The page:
Or both.
What seems to have caught many by surprise is that much like a giraffe is a giraffe even if we tell others that it’s a rhino, Black Friday is a day. Not a week. Not a month. Heck, someone might try to call all of 2015 Black Friday.
Except that it’s foolish to extend a dedicated shopping day to a longer period and then to whine about a dip in Black Friday sales. Ummm, you asked them to buy on what everyone else calls a Monday. They were done by Friday – or didn’t believe that the “deals” were few and fleeting.
We might look back and say that extending the “special days” to longer periods made sense because overall sales were up, but... Read more

Technology Transforming the Fashion Industry

Posted by Neal Leavitt on November 27th, 2014 at 5:28 pm

Last week after a nice lunch with my sister, niece, brother-in-law and cousin, I got corralled into following them into Nordstrom’s in downtown San Francisco. I quickly realized that with only two magazines, a book, and a smartphone, it would be a challenging afternoon.
And once my niece pulled about a half-dozen outfits off a rack and said “I just want to try on a few things,” the situation became untenable. Elevated heart rate. Accelerated pulse. Beads of sweat on forehead. If the store had started playing Slim Whitman songs, my head would have exploded, similar to what happened to the little green Martians in Tim Burton’s campy Mars Attacks.
Quickly gave everyone a hug and said I was dashing out to Ghirardelli’s for a sundae (dark chocolate hot fudge; medical studies have indicated dark chocolate’s good for you, ergo, Ghirardelli’s sundaes are healthy. Bit of twisted logic but effective for assuaging any guilt feelings).
But while scraping away the last nanometer of ice cream, it got me thinking about how technology has radically changed the fashion industry in just a few short years.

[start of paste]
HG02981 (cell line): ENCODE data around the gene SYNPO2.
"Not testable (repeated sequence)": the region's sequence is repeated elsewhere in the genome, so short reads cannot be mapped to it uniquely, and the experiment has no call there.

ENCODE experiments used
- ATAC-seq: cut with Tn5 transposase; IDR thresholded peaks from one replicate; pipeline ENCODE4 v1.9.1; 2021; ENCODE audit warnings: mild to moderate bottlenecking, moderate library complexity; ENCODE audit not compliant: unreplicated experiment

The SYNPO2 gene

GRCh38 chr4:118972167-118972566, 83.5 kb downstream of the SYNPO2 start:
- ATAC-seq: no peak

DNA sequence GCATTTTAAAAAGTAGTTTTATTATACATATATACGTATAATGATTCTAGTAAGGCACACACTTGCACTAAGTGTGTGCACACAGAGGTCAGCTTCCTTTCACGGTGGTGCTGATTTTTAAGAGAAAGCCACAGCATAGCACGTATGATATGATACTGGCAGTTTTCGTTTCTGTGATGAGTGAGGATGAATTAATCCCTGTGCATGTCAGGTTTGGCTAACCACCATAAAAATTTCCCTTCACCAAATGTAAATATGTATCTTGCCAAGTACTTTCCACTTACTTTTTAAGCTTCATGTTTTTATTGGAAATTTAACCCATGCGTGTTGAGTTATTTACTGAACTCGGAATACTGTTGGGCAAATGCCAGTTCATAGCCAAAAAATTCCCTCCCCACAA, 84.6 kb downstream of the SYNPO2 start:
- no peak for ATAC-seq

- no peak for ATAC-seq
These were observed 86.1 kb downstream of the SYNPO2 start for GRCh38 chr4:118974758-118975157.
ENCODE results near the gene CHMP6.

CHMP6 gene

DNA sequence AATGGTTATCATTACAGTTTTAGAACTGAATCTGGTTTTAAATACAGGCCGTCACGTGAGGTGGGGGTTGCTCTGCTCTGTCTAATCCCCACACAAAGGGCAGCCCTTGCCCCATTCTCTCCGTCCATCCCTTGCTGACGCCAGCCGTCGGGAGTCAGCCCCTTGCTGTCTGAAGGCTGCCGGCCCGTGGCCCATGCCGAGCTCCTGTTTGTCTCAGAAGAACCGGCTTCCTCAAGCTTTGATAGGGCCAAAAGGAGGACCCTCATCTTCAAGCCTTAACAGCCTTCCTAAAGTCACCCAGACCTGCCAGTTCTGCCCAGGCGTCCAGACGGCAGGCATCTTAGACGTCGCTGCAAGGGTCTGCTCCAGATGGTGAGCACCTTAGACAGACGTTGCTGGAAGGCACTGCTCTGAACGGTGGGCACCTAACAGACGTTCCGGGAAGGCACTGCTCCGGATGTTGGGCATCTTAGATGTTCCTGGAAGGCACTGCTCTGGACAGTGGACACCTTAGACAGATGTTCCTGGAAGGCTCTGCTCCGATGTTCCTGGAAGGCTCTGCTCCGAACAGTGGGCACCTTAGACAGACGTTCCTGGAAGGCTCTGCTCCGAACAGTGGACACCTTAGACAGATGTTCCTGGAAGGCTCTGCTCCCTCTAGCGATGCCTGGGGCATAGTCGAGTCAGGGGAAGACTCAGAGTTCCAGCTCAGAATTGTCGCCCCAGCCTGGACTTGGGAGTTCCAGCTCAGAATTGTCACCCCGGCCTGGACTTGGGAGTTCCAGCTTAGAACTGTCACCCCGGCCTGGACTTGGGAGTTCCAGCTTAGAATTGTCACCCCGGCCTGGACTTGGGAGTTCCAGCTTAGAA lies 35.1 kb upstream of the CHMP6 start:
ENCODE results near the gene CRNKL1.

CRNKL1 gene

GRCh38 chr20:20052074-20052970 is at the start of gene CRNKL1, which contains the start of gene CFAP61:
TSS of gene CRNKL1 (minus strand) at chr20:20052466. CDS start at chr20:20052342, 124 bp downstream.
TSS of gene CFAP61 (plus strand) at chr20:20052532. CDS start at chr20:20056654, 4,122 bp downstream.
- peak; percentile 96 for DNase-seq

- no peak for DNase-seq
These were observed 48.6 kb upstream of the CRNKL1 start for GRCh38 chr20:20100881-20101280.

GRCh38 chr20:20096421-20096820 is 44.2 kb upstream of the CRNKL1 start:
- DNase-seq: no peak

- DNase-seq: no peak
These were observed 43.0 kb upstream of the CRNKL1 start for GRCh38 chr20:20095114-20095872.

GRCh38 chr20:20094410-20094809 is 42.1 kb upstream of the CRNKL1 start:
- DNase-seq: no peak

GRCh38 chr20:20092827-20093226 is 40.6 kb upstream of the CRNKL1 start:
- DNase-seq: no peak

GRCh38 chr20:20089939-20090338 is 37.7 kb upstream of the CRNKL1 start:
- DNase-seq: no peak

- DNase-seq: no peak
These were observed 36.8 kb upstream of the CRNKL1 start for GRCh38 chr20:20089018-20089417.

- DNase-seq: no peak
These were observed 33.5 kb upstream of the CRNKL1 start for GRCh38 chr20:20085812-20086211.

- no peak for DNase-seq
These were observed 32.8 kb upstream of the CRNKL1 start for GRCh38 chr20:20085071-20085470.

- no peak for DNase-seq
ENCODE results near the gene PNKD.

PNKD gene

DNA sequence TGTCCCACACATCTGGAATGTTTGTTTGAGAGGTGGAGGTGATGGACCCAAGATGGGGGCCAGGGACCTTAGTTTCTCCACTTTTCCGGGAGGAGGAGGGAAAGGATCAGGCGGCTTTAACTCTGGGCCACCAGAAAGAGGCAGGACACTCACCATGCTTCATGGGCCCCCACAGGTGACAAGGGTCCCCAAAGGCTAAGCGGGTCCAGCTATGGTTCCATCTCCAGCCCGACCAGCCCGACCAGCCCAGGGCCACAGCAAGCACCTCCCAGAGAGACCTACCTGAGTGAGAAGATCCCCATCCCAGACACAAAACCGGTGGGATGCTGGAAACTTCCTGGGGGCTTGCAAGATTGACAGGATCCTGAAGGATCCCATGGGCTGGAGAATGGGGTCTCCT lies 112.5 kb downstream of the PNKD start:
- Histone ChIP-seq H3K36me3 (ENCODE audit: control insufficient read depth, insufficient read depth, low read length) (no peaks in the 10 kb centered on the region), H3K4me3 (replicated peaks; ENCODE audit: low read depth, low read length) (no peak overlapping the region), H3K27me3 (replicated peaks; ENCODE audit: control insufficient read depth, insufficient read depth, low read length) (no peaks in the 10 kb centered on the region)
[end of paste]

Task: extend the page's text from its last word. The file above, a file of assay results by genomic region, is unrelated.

“Technology is now completely ingrained in our interaction and relationship with fashion retail,” said... Read more

Are You Successful If 5-7% of Your Customers Engage Through Mobile?

Posted by Jeff Hasen on November 16th, 2014 at 10:55 am

Google’s Jason Spero, up there with Mary Meeker as a “must-hear” speaker on mobile activity and where we are headed, recently chided the industry for focusing so much on app installs.
He also said that while a brand that sees 5-7% of its customers being reached by mobile is labeled a success, there is an opportunity for much more if marketers would give consumers more ways to “take action”.
“My fear is that we as an industry have over-indexed on app installs as the goal, when what we need to focus on is the mobile consumer who wants to solve real-world problems like booking a flight or buying makeup,” Spero, Google's VP of Performance Media, said in a keynote at the M1 Summit in San Francisco.
“There is so much revenue to be made for an app install, but it's a very small part of what is going on for consumers in mobile. It’s about recognizing that moment and recognizing what they want and need in that moment”.
Spero (@speroman) pointed to what he called ”fundamental consumer behavior changes”, adding that they are “planning, researching, buying and finding on mobile.
“Think about how you serve broader action on mobile.”
Meeker, a partner at venture capital firm... Read more